Explaining that Christians are “easy targets for criminals” lacking the protection of militia, he stressed how more and more faithful are desperate to leave.
He said there are now only 300 Christian families in southern Iraq and less than 400,000 Christians in the country as a whole – down 750,000 within the past decade.
The archbishop lambasted the country’s security system, calling it “ineffective” and “unprofessional”.
He underlined the continuing exodus of Christians sparked by the security crisis, adding: “I feel more pessimistic now than ever before. We do not have the same hope that we had before.
“In fact I am not seeing any signs of hope for the future. Our whole future hangs in the balance.
“We are experiencing bad days. Every group involved in criminal activity seems to be active.”
“The government and the police are doing their best but they are incapable of controlling the situation.”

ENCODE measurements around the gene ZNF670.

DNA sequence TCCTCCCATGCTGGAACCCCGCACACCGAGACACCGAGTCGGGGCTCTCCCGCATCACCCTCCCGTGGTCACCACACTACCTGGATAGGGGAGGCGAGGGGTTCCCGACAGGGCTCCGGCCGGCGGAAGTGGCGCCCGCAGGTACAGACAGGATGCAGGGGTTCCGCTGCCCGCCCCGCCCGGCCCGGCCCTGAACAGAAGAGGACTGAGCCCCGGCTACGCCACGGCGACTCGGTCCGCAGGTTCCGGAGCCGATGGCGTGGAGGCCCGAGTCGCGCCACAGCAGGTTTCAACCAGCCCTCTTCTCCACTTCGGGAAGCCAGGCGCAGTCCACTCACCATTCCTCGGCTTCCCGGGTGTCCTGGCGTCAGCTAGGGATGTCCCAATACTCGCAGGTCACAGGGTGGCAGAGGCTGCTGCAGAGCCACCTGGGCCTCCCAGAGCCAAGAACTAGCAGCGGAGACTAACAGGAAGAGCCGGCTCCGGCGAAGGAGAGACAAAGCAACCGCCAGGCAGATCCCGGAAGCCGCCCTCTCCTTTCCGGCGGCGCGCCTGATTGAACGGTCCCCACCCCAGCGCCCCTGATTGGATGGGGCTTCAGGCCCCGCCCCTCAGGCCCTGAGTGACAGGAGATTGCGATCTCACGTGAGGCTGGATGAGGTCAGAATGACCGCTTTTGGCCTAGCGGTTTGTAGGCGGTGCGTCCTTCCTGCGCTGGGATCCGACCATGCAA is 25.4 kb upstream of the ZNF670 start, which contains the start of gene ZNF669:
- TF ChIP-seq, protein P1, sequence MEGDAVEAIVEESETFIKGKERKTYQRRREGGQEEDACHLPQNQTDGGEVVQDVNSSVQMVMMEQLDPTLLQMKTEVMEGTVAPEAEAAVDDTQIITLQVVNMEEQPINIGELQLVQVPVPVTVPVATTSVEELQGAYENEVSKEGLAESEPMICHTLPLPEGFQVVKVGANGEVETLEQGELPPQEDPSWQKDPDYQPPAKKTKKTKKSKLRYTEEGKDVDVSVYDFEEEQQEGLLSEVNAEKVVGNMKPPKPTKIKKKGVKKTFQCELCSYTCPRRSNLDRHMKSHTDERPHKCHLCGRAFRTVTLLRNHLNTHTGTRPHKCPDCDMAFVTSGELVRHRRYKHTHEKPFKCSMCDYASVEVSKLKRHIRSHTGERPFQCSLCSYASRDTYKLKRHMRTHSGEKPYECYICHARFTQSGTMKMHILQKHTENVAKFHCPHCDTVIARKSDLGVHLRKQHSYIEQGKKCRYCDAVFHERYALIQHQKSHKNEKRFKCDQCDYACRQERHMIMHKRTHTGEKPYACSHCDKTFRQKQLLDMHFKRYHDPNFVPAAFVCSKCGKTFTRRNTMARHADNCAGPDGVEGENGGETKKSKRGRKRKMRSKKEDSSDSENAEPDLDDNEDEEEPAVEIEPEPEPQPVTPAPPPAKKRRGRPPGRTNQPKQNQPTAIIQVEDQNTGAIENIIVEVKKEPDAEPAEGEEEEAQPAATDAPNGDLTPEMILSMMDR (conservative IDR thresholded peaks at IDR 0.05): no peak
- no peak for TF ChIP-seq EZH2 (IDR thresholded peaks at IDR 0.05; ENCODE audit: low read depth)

“Nor is this just happening in one part of Iraq,” he said. “Every day, there are explosions – in Baghdad, Mosul, so many different places.”
Archbishop Louis Sako of Kirkuk
The archbishop was speaking by telephone from Kirkuk 10 days after attacks there in which a Christian father of three was shot dead and a doctor was abducted on his way home.
Last month, militants carried out attacks on seven churches in Baghdad, killing and injuring dozens of people.
Nearly 100 people were killed and more than 500 were injured in a series of attacks in Baghdad last week, described as the deadliest day since the U.S. handover.
Archbishop Sako warned of the rise of extremism, saying: “Iraq is going to a narrow Islam.”
He also said the Christian exodus was being driven by economics: “In the villages in the north there are no jobs, no services, no facilities – many Christians are leaving …in Mosul [the northern city and former Christian heartland] many Christian families are too afraid to come back.”
The archbishop said Christians are a principal target for attack not so much because of their religion but because they are seen as unable to defend themselves.
He said: “Living in this climate, the Christian people are afraid. They are really worried. Despite what we tell them, encouraging them to stay, they want to leave.”
“It just takes one crime, one abduction, one killing to move the whole community into wanting to move.”
Archbishop Sako said the people had lost patience with the country’s politicians.
He went on say that Western countries should put pressure on Iraqi political groups to reconcile in a bid to reduce the conflict and restore law and order.